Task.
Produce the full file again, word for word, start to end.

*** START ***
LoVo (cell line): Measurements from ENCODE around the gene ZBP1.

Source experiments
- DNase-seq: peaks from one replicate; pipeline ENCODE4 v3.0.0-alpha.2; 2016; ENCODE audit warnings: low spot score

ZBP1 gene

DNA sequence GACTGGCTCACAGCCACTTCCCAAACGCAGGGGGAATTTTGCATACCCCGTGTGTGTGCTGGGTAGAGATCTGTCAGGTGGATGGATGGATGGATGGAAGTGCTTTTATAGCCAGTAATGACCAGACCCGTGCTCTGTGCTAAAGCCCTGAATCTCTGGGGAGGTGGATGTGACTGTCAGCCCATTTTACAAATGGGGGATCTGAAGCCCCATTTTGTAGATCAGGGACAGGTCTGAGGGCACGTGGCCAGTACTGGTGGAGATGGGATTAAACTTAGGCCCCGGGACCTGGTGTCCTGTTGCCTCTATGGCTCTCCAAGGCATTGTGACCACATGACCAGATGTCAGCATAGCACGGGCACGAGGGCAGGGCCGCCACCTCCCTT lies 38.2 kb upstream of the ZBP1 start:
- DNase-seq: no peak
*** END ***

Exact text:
LoVo (cell line): Measurements from ENCODE around the gene ZBP1.

Source experiments
- DNase-seq: peaks from one replicate; pipeline ENCODE4 v3.0.0-alpha.2; 2016; ENCODE audit warnings: low spot score

ZBP1 gene

DNA sequence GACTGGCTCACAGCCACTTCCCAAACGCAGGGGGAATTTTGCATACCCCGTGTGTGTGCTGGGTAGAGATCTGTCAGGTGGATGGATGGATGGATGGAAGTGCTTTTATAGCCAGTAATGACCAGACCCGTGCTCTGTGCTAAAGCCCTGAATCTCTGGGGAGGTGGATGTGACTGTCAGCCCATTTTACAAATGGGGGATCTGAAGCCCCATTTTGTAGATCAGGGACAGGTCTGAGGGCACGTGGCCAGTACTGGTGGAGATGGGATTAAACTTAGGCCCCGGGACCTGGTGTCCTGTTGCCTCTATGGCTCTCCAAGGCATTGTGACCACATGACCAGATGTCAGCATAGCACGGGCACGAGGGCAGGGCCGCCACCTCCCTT lies 38.2 kb upstream of the ZBP1 start:
- DNase-seq: no peak